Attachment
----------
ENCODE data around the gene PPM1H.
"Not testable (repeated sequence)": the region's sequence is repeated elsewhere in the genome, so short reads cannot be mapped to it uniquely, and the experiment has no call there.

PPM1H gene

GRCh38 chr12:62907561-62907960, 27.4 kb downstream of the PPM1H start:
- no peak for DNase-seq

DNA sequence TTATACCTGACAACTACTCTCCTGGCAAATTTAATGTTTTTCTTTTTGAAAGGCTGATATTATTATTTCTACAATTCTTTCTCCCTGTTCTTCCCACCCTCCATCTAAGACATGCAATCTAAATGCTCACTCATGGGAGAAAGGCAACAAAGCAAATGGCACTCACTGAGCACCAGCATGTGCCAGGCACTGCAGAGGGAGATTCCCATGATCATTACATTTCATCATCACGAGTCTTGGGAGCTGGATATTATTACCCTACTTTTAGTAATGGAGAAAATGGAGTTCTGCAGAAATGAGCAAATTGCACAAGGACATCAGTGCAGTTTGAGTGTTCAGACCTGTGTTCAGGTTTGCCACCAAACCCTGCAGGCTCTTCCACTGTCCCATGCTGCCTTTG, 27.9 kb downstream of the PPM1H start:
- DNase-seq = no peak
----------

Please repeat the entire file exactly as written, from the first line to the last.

ENCODE data around the gene PPM1H.
"Not testable (repeated sequence)": the region's sequence is repeated elsewhere in the genome, so short reads cannot be mapped to it uniquely, and the experiment has no call there.

PPM1H gene

GRCh38 chr12:62907561-62907960, 27.4 kb downstream of the PPM1H start:
- no peak for DNase-seq

DNA sequence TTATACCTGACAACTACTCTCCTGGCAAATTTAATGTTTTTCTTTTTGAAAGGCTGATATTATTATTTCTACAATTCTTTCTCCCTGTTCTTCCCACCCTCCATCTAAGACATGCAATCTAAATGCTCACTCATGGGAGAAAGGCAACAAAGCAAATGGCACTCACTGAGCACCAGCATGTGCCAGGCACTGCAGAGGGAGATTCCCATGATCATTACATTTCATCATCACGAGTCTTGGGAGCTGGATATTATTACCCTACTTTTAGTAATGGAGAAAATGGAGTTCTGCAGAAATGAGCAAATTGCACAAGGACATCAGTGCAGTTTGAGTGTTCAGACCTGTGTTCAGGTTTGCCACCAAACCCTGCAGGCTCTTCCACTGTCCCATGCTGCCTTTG, 27.9 kb downstream of the PPM1H start:
- DNase-seq = no peak